Group VII – Pointing Dogs, section 2 – British and Irish (island) Pointers.
Irish Setter is highly intelligent, easy to train but he can occasionally act willfully. Hunting training of an Irish setter is a bit more complex in comparison with other hunting breeds, that’s why the Irish setter is not that common among hunters. In spite of this fact he is a great hunter with perfect sense of smell, tireless, wide-ranging hunter well suited to fields and wet or dry terrain. Among owners he is popular as well thanks to his playfulness, kindness, dedication and he is always ready to cuddle. Very calm, friendly, reliable, not aggressive, that’s why so popular as family dog.
Irish setter with his balanced character, loves people and it is a “happy dog” by all means. With Irish setter you will enjoy a lot of fun for his all life span. You can enjoy together different activities, hunting, obedience, agility, coursing… he will do everything with passion and zest. Irish setter is eager to please and be part of his family.
This breed is intelligent and playful. Learns commands easily, understands fast what is required. Rather sensitive to hard handling, performs much better when positively motivated but consistency is important. Over repeated orders, drill type of training not suits his personality. Performs much better when work and play are balanced.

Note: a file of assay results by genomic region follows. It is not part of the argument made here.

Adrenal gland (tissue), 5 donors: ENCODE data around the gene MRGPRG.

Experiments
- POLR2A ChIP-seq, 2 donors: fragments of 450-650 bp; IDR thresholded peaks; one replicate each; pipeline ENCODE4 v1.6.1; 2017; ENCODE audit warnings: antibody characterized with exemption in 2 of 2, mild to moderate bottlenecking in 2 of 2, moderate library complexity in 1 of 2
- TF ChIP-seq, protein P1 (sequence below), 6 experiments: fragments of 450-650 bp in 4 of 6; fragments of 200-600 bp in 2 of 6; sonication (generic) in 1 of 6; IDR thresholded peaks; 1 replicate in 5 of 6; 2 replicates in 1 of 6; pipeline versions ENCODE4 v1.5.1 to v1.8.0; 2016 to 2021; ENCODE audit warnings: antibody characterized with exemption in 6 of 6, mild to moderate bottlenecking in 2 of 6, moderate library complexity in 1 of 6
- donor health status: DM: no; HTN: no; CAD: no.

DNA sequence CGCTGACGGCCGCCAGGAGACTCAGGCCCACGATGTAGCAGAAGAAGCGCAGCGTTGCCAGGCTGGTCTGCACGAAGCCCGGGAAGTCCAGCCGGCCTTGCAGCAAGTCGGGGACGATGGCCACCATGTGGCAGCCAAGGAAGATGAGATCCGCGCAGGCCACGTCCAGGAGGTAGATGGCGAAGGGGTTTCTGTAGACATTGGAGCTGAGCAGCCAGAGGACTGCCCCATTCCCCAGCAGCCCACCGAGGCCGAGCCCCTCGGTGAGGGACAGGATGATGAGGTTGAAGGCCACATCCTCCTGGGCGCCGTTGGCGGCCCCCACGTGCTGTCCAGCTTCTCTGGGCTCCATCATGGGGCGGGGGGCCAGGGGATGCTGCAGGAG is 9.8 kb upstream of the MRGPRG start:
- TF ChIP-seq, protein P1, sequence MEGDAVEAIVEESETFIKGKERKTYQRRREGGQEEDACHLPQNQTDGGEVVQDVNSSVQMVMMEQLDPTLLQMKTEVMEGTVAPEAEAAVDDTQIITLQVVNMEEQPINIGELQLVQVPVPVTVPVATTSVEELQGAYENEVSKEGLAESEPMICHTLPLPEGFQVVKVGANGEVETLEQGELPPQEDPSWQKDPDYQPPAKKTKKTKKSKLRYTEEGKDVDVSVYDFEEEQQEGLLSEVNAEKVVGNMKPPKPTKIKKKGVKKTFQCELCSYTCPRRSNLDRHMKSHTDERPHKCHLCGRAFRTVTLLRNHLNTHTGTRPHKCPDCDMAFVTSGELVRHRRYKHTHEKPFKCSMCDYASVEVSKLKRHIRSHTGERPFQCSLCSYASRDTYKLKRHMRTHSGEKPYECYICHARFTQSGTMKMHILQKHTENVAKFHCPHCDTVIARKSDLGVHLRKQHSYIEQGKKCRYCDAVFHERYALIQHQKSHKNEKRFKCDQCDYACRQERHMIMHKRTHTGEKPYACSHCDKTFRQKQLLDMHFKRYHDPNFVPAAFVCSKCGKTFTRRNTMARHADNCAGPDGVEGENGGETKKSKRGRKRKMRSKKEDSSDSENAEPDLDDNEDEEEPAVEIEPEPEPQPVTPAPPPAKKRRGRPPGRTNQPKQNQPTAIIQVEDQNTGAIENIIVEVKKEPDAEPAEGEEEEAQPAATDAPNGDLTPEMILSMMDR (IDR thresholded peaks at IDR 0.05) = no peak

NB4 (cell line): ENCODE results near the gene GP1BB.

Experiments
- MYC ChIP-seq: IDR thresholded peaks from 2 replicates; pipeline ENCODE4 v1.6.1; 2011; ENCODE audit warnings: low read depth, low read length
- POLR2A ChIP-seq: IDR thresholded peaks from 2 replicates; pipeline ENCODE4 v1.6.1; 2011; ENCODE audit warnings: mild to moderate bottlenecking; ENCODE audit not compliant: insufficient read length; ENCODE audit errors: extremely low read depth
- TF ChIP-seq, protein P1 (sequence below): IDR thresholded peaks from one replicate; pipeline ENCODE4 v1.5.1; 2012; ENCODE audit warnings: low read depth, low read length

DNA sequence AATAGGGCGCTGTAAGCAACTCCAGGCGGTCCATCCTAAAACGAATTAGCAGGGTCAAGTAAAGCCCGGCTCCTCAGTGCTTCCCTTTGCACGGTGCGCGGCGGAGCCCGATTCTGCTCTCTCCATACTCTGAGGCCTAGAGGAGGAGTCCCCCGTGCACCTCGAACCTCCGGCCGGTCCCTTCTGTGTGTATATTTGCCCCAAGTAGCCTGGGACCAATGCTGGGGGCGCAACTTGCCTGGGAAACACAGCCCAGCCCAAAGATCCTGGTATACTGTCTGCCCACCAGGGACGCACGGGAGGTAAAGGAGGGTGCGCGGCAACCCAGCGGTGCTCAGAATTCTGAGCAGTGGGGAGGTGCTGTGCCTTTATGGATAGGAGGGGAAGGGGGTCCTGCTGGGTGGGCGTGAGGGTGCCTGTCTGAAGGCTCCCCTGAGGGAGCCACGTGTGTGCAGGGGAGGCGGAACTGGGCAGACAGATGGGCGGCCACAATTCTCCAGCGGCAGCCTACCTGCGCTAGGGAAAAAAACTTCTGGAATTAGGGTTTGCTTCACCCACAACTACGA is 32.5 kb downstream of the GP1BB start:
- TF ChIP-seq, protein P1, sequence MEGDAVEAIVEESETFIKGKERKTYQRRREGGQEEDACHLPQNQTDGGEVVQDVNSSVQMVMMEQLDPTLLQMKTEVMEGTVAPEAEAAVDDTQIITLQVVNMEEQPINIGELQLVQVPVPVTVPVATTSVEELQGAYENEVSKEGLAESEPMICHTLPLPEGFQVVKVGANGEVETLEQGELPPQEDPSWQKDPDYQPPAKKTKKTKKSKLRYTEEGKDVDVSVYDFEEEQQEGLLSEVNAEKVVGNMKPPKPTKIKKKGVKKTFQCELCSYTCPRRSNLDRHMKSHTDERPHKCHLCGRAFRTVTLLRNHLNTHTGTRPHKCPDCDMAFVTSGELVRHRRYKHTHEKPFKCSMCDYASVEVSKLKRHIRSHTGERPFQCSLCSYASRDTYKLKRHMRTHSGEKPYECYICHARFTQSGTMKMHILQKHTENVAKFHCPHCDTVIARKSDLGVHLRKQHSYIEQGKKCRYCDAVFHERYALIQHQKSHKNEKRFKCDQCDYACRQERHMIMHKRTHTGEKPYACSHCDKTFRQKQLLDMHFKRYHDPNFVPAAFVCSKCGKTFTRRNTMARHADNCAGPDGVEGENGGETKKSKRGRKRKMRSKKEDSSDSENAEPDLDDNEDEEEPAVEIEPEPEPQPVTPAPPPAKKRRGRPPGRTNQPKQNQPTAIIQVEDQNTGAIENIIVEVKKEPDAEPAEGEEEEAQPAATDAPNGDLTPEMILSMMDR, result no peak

As a family dog is calm but needs a lot of activity. When out very active, playful and tireless. Requires long daily walks, loves to run and play. Not barking a lot. From his hunting skills it is necessary to mention his extremely strong sense of smell to locate the mark (or bird). It is very hard to stop him when starts to trace, that’s why it is very important to train call back from early stage of life. It is not recommended to keep him alternately outside and in house as he can consider it as a punishment. Loves to be with his family as most of the breeds.
Origin of this breed is logically Ireland. Initially this breed occurred in red & white color today is more frequent the mahogany variant. Irish setters’ range in height from 57 to 69 cm, females from 55 to 62 cm. Weight oscillates between 27 to 32 kg.
Long thin head, with strong supraorbital arc. Oval skull with distinctive vertex bump. Dark brown oval eyes with soft affectionate look. Thin, large floppy ears, set back bottom on their head. Black or dark brown muzzle, wide nostrils. Scissors bite.
Typically, have long, lean body, with a back that is highest in the forward quarters and slopes gently back toward the tail. Their chests are slender, rather than rounded, and their hind legs are long and muscular, especially form the hip area to hock. Front legs are strong but often straight, and their shoulders are slender rather than broad. Tail typically follows the line of the back.
The rich mahogany color present on both, standard Irish Setters and Irish Red and White Setters is one clear indicator of the breed. Irish setters typically have a smooth, glossy coat that may feather around the ears and extremities. The coat may stay shorter on the head and forelegs, and fringe more on the hindquarters.